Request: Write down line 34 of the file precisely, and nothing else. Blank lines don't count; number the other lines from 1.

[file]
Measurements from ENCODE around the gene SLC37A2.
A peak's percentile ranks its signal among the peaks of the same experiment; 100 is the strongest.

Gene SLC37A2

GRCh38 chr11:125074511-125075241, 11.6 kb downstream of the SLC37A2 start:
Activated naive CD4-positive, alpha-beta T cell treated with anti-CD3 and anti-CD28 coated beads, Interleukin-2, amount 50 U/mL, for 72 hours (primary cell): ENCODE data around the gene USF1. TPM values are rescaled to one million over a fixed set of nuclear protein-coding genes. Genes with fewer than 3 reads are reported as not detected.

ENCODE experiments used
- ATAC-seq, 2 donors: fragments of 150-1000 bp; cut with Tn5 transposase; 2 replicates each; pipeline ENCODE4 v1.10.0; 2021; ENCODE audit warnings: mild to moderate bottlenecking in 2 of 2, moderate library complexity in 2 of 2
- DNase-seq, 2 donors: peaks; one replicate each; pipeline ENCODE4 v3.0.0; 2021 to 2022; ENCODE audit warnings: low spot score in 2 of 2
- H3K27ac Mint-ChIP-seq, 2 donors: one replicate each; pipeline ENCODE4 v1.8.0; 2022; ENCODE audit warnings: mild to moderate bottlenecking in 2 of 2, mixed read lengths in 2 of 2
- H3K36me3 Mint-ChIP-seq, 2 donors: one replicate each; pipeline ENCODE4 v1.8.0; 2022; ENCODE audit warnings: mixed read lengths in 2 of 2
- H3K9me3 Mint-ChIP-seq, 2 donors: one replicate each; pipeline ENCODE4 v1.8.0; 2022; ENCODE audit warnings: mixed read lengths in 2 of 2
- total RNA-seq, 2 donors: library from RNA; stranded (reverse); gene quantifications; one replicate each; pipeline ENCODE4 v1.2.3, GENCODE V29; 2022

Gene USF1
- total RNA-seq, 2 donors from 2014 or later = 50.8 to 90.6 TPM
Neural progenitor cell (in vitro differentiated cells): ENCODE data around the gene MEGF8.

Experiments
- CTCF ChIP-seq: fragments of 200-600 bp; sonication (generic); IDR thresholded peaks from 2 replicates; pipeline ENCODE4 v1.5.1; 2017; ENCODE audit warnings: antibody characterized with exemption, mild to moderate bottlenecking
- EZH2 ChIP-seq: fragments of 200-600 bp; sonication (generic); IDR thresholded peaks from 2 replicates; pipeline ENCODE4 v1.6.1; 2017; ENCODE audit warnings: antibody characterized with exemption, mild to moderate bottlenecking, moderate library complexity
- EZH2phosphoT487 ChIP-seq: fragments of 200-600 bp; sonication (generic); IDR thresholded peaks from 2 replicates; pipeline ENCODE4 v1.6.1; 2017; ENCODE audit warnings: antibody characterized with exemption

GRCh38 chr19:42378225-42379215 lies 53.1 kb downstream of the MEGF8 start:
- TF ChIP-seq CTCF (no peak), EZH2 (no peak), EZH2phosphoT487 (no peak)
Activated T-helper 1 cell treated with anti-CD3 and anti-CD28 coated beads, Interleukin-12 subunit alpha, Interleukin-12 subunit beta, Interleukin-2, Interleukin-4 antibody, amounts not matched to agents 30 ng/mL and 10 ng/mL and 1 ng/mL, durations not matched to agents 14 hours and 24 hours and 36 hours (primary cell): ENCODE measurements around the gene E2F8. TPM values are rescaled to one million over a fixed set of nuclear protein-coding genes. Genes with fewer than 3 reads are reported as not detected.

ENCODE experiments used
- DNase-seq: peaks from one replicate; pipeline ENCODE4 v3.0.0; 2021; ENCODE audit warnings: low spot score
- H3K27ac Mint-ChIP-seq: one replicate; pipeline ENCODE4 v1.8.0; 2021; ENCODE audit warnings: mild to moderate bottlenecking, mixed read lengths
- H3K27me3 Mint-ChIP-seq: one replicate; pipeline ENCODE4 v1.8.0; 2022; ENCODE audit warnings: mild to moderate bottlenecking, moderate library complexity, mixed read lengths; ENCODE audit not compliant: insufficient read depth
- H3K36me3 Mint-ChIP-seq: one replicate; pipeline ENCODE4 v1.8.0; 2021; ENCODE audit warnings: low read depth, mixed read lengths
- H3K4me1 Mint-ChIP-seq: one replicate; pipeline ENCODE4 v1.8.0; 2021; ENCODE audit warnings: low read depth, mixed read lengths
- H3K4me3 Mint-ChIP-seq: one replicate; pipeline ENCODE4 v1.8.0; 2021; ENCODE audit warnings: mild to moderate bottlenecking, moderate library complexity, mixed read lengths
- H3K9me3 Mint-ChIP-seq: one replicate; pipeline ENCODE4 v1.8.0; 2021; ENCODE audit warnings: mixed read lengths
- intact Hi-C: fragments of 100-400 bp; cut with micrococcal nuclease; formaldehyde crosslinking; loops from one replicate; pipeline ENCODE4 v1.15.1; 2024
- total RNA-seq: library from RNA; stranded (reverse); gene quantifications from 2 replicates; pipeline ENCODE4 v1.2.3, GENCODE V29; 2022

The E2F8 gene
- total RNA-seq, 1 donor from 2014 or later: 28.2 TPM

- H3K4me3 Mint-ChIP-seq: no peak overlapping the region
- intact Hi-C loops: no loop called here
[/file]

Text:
- total RNA-seq, 1 donor from 2014 or later: 28.2 TPM